Introducing the most important project management skills
Introducing the most important project management skills. Project management is not an easy task. In fact, project management includes several not-so-simple tasks; including starting, planning, executing, controlling, and closing a project. The tricky part is when the project is assigned to a team of your choice with specific goals to achieve a specific timeline within a set budget.
You have to do all these things successfully. For this, the best project managers use robust project management tools to keep all aspects of their projects organized.
Project managers need a variety of skills, including technical, business, and managerial skills, as well as a number of soft skills. Project managers deal not only with systems and processes but also with people. Successful team management is based on building and maintaining strong relationships throughout the organization.
But this is only one aspect of the various tasks of the project manager. In the following, we have collected 16 skills needed by every project manager. There are certainly more, but if you have these 16 skills, you’ll lay the foundation for a successful career in project management.
Leadership is a fundamental skill that some belief is inherent in people and cannot be taught. But we think everyone has the ability to learn how to apply proven leadership skills and techniques.
As a project manager, you are not only responsible for fully overseeing the project and making it successful, but you also lead a team to achieve that goal. This requires motivation and intervention when necessary. Remember that project leadership comes in many different styles, one of which will suit your personality. Leadership is more than managing tasks; Because it requires people management skills.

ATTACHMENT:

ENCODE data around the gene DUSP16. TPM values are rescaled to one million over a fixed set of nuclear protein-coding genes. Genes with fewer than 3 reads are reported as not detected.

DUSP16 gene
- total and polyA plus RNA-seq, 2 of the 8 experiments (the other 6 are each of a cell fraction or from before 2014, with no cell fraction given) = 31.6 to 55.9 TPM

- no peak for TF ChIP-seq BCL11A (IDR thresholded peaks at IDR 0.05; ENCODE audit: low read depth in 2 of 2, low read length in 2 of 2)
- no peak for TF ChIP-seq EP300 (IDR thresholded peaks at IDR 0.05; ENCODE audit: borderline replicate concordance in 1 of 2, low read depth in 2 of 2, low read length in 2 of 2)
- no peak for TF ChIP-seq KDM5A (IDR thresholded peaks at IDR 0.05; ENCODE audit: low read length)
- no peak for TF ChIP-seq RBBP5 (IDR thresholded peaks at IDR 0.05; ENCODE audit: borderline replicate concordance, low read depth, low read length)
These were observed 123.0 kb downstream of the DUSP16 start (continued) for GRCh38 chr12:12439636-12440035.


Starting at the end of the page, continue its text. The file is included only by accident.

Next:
Communication is aligned with leadership. You can’t be an effective leader if you can’t articulate what the team needs to do. But you’re not only supposed to communicate with your team, you need to have clear communications with everyone involved in the project, from vendors and contractors to stakeholders and customers.
Whether it’s through reporting tools or enhancing collaboration with chat, file sharing, and other methods for tagging work-level discussions, you need both systems to facilitate communication. These tools also help people communicate one-on-one and in group situations such as meetings and lectures.
We will now examine some of the hard skills required by project managers, the most important of which is project planning. The only way to achieve project goals in the time frame that has been approved is to break that goal down into tasks in a timeline.